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Public seminars to throw light on urban forests

Urban forests benefit city dwellers.
Urban forests benefit city dwellers.

PHOTO: Thinkstock.com
LEXINGTON, Ky., -

It may feel urban or suburban to many, but the plants, animals and fungi found in cities and towns make up a unique ecosystem. Research shows urban forests benefit built-up areas not only environmentally, but also socially and economically. As in all forests, herbaceous plants and trees are vital to a functional urban forest, and this will be the focus of two public seminars hosted by the University of Kentucky Urban Forest Initiative.

Nina Bassuk, a professor and program leader of the Urban Horticulture Institute at Cornell University, will lead the seminars. Bassuk has developed a method for lessening soil compaction beneath pavement and has organized the Student Weekend Arborist Team, SWAT, at Cornell, which employs students to carry out street tree inventories in New York towns.

She will deliver Creating a Sustainable Urban Forest: Great Plants and Great Soils from 1 to 2 p.m. EDT April 5 in room 217 of the Thomas Poe Cooper Building on the UK campus and Moving Beyond the Native/Exotic Debate: Best Practices for a Healthy Urban Forest from 6 to 8 p.m. EDT that evening at the Fayette County Extension office, 1140 Harry Sykes Way, formerly Red Mile Place, Lexington.

A Q&A session will follow both seminars. A social gathering at 6 p.m. will kick off the event at the Fayette County Extension office. It will include light refreshments and exhibits by local tree organizations.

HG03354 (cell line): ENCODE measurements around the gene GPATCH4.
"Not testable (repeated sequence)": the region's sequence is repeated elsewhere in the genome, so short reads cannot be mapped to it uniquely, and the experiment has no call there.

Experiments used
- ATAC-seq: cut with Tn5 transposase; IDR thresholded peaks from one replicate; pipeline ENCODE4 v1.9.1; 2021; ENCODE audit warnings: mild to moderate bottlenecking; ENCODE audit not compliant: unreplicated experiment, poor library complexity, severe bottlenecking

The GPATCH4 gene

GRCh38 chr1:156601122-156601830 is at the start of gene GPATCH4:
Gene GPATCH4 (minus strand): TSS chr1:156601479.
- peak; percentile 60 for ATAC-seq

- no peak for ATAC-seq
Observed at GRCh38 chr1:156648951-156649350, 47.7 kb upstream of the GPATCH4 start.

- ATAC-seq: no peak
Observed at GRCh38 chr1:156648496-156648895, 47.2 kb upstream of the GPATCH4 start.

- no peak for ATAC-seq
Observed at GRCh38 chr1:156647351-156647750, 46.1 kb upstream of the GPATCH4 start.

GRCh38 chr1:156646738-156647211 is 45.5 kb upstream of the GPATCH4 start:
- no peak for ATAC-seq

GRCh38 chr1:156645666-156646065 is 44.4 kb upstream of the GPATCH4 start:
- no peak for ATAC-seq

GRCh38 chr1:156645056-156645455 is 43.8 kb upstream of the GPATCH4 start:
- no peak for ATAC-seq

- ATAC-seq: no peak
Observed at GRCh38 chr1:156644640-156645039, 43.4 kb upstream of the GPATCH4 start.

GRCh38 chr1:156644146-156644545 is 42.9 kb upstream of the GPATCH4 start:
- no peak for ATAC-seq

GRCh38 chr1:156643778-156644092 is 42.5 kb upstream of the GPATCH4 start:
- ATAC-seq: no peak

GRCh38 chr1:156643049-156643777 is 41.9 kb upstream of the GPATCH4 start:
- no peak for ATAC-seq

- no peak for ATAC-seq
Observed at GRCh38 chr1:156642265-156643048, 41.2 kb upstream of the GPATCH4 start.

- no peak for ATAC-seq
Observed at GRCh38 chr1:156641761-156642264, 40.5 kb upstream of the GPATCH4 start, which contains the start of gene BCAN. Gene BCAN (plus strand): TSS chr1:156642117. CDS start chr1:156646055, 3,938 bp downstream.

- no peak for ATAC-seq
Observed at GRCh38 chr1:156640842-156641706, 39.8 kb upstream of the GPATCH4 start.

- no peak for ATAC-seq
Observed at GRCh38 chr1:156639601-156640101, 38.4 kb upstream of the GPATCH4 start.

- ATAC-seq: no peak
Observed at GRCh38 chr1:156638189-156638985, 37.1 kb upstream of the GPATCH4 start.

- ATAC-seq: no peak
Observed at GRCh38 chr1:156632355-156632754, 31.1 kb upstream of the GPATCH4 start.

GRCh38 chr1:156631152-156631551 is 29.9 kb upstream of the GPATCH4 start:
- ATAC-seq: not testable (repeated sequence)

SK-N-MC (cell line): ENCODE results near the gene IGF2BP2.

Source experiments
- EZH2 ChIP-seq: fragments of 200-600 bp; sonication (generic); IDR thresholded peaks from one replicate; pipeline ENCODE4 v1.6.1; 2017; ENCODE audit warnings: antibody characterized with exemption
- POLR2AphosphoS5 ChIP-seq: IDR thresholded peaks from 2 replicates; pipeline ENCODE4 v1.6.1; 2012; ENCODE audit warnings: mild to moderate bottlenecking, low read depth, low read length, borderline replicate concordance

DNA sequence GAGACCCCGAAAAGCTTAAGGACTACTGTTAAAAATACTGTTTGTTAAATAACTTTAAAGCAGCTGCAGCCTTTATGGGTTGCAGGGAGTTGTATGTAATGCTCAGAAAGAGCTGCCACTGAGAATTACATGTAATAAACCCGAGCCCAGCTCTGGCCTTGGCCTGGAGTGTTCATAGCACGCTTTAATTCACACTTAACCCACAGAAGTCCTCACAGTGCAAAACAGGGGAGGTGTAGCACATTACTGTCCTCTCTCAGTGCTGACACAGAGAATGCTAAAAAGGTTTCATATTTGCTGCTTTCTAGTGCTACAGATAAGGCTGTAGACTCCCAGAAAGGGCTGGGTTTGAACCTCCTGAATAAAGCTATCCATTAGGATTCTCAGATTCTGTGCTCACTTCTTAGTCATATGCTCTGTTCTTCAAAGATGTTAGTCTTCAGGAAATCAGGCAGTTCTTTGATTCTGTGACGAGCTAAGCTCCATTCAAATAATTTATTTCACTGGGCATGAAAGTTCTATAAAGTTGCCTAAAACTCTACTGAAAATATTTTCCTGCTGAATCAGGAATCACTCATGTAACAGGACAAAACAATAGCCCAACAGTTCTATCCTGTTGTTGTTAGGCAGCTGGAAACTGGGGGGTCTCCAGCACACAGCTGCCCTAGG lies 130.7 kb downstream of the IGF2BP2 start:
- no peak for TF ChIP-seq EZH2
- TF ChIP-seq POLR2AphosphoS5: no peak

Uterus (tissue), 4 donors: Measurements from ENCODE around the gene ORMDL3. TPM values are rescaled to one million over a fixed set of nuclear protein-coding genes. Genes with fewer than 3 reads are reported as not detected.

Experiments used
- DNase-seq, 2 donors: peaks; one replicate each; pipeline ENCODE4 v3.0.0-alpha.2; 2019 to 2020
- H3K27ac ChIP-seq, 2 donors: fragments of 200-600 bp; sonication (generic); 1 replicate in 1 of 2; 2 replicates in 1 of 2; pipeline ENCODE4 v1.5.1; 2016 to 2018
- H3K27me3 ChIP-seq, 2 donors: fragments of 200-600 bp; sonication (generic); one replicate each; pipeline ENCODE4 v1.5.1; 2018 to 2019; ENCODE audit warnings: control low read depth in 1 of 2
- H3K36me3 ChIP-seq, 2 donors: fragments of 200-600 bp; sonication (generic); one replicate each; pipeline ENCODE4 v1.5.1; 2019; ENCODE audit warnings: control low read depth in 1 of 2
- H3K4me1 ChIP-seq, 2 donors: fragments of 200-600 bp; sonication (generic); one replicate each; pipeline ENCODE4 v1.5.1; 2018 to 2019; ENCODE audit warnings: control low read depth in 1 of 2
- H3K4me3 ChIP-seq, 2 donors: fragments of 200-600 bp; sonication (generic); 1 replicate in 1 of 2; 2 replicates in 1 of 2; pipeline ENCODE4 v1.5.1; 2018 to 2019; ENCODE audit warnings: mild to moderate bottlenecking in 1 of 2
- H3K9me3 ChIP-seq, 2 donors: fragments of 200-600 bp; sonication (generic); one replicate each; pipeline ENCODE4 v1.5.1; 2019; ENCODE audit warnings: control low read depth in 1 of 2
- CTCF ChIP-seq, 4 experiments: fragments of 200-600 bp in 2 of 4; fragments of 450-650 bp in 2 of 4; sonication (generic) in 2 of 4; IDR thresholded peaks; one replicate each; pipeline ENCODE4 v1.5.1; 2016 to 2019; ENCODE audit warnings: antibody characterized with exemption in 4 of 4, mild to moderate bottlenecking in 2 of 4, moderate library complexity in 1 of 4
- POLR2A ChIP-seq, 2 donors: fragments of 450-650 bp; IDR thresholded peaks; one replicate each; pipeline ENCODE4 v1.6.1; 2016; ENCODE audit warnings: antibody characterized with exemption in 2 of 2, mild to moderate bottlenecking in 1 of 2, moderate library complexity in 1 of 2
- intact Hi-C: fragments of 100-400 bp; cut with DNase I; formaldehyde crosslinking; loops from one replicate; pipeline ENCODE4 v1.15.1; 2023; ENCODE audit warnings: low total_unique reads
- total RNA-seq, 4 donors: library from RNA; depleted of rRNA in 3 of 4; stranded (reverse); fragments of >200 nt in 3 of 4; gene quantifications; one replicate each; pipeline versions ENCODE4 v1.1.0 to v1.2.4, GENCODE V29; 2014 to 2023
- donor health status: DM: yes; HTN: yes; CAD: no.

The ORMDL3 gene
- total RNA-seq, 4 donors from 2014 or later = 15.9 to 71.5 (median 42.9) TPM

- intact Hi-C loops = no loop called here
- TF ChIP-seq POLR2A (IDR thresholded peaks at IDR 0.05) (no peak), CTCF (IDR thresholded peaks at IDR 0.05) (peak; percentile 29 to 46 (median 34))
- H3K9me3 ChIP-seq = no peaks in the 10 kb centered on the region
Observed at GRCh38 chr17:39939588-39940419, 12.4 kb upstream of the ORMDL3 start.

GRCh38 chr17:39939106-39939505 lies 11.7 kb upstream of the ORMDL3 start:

The seminars are part of an ongoing series by the Urban Forest Initiative. Past speakers in the seminar series included environmental sociologist Kathleen Wolf and ecosystem services expert David Nowak.

The Urban Forest Initiative is a working group of UK’s Tracy Farmer Institute for Sustainability and the Environment, whose mission is to advocate for and elevate the function, value and perception of urban forests in the Bluegrass region. The initiative’s founding members, Mary Arthur and Lynne Rieske-Kinney, professors of forest ecology and forest entomology, respectively, are on the faculty of the UK College of Agriculture, Food and Environment. More information about the Urban Forest Initiative can be found at https://ukntrees.ca.uky.edu/.

Contact: 

Nic Williamson, 859-257-7596

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